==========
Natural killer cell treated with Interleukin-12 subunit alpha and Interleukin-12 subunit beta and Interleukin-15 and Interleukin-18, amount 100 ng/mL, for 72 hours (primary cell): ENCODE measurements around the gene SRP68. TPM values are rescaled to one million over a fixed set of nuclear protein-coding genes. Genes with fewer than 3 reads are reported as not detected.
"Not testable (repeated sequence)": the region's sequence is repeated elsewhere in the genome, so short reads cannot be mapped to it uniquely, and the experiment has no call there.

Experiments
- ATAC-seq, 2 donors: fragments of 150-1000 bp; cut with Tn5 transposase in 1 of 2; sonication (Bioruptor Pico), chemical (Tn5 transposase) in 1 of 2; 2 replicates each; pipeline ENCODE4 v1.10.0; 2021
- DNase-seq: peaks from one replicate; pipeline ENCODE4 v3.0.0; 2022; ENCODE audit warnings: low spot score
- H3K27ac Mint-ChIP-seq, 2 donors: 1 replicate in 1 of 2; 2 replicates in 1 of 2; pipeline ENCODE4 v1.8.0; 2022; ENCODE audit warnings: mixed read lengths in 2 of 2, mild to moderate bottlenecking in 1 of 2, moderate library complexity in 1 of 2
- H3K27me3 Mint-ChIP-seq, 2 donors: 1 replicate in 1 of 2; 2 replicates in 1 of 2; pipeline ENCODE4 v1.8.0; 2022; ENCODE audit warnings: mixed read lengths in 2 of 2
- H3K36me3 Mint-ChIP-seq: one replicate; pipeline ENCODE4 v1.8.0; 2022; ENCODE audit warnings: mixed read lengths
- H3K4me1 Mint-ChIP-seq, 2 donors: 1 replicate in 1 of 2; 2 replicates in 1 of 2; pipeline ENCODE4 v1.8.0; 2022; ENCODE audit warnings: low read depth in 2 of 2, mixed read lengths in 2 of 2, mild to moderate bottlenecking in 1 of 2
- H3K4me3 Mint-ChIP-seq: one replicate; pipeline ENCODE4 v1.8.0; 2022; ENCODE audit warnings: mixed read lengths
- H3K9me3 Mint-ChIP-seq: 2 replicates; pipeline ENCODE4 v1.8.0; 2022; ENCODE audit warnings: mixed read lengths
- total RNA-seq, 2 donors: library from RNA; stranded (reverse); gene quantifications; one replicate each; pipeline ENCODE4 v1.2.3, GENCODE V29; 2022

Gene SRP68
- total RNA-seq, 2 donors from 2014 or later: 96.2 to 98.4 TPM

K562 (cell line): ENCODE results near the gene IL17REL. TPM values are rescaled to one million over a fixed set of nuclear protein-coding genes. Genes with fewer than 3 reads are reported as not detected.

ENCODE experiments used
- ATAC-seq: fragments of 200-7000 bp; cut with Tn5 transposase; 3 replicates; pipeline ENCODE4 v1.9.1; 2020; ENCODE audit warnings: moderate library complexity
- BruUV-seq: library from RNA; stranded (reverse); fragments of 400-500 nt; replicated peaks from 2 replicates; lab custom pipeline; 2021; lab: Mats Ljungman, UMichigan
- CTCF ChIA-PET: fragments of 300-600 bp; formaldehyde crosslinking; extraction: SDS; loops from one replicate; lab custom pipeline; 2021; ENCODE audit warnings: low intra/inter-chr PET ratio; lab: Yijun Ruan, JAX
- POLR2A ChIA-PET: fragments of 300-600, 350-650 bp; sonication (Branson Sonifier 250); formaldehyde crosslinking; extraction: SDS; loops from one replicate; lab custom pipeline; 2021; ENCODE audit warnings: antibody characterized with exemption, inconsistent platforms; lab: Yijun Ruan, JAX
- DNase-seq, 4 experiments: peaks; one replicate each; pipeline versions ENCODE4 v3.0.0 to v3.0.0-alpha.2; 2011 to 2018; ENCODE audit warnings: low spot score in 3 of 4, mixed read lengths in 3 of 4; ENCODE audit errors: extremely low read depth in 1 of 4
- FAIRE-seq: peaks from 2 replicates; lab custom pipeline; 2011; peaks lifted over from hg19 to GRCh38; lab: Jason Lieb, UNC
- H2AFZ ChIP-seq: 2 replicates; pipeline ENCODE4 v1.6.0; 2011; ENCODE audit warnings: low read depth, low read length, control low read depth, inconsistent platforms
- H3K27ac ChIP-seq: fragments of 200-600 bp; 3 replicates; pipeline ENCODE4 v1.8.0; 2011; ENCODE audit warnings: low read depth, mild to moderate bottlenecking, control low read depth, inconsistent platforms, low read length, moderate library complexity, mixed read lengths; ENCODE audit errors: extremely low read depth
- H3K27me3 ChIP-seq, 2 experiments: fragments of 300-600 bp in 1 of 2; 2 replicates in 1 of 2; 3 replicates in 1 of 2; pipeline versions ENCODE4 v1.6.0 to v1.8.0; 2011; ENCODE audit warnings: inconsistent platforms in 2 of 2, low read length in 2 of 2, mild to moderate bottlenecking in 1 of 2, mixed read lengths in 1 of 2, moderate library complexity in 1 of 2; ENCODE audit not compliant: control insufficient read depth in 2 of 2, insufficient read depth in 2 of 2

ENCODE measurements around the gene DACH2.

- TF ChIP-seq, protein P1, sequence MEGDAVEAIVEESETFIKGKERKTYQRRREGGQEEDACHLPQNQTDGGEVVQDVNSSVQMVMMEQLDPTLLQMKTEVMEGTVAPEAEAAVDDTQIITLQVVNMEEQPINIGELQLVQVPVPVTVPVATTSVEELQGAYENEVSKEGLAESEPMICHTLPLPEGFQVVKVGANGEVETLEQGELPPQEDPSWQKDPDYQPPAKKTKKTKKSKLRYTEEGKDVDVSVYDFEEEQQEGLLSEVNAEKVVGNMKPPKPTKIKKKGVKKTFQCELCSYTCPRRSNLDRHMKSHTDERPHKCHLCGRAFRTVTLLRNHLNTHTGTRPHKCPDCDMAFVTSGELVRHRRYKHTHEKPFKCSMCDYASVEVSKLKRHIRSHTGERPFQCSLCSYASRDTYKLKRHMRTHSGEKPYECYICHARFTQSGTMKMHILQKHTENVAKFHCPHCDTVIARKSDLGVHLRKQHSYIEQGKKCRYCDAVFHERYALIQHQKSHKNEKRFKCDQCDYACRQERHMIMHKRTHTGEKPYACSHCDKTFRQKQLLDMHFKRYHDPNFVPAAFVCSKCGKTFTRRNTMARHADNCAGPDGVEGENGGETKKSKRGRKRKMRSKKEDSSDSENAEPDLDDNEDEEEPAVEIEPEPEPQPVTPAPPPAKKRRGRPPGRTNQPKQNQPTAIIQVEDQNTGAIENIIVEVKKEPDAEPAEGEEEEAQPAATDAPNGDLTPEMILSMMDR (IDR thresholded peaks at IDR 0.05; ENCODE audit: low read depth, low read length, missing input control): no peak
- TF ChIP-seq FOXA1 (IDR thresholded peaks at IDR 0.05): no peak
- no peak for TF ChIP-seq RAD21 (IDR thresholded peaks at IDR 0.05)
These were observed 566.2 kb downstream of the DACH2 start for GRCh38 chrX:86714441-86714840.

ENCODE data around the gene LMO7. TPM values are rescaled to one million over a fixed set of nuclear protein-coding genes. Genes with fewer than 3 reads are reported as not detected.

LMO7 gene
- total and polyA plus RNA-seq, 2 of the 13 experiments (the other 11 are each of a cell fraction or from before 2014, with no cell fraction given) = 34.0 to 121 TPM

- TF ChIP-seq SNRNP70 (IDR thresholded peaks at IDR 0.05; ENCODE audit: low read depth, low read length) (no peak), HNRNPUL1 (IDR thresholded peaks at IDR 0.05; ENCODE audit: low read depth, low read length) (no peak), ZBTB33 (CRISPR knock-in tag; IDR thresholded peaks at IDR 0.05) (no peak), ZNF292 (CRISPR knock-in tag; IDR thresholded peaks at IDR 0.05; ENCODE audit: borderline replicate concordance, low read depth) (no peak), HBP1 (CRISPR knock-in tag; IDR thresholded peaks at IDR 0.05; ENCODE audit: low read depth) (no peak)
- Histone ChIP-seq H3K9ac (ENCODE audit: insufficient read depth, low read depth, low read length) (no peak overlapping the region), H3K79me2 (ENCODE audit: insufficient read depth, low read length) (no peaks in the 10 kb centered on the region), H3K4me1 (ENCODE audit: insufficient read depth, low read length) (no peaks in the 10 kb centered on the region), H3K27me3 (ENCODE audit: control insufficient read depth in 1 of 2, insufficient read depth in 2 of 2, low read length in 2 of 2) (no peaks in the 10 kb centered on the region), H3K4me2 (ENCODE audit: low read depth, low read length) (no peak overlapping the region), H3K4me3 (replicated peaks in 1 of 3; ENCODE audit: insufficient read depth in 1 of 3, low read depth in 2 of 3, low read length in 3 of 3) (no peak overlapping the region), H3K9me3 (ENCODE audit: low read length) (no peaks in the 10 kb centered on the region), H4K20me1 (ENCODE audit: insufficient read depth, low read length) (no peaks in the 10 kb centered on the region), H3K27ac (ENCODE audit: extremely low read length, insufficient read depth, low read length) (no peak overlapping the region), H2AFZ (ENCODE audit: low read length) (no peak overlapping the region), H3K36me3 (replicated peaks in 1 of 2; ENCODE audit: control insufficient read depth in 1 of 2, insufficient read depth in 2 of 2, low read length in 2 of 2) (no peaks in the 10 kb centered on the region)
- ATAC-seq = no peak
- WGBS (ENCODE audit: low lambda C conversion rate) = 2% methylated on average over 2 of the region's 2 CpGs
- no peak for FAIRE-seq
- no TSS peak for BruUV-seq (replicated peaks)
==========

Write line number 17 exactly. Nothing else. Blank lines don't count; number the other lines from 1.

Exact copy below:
- ATAC-seq: fragments of 200-7000 bp; cut with Tn5 transposase; 3 replicates; pipeline ENCODE4 v1.9.1; 2020; ENCODE audit warnings: moderate library complexity